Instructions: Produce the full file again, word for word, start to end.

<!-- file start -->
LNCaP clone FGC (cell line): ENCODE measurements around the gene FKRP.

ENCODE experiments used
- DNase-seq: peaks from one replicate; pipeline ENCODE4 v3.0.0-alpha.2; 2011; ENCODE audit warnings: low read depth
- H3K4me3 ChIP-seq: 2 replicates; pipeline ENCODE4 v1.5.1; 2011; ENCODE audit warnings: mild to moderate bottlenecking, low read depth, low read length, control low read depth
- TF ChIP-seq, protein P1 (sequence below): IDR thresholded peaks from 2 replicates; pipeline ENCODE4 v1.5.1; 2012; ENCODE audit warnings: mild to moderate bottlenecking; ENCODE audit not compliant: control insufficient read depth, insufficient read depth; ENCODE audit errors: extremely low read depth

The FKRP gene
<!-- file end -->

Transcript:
LNCaP clone FGC (cell line): ENCODE measurements around the gene FKRP.

ENCODE experiments used
- DNase-seq: peaks from one replicate; pipeline ENCODE4 v3.0.0-alpha.2; 2011; ENCODE audit warnings: low read depth
- H3K4me3 ChIP-seq: 2 replicates; pipeline ENCODE4 v1.5.1; 2011; ENCODE audit warnings: mild to moderate bottlenecking, low read depth, low read length, control low read depth
- TF ChIP-seq, protein P1 (sequence below): IDR thresholded peaks from 2 replicates; pipeline ENCODE4 v1.5.1; 2012; ENCODE audit warnings: mild to moderate bottlenecking; ENCODE audit not compliant: control insufficient read depth, insufficient read depth; ENCODE audit errors: extremely low read depth

The FKRP gene